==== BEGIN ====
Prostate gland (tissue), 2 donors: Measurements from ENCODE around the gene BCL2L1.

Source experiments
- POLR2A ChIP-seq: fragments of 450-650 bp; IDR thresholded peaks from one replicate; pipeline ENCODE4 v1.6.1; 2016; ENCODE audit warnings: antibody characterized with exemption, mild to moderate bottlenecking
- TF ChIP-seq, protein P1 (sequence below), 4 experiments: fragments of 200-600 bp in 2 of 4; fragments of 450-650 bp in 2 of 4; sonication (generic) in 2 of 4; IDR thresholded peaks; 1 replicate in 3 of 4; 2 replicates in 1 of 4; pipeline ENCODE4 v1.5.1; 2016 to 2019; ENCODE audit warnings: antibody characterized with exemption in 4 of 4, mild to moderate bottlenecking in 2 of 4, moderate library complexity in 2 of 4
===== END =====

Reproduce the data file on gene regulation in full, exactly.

Prostate gland (tissue), 2 donors: Measurements from ENCODE around the gene BCL2L1.

Source experiments
- POLR2A ChIP-seq: fragments of 450-650 bp; IDR thresholded peaks from one replicate; pipeline ENCODE4 v1.6.1; 2016; ENCODE audit warnings: antibody characterized with exemption, mild to moderate bottlenecking
- TF ChIP-seq, protein P1 (sequence below), 4 experiments: fragments of 200-600 bp in 2 of 4; fragments of 450-650 bp in 2 of 4; sonication (generic) in 2 of 4; IDR thresholded peaks; 1 replicate in 3 of 4; 2 replicates in 1 of 4; pipeline ENCODE4 v1.5.1; 2016 to 2019; ENCODE audit warnings: antibody characterized with exemption in 4 of 4, mild to moderate bottlenecking in 2 of 4, moderate library complexity in 2 of 4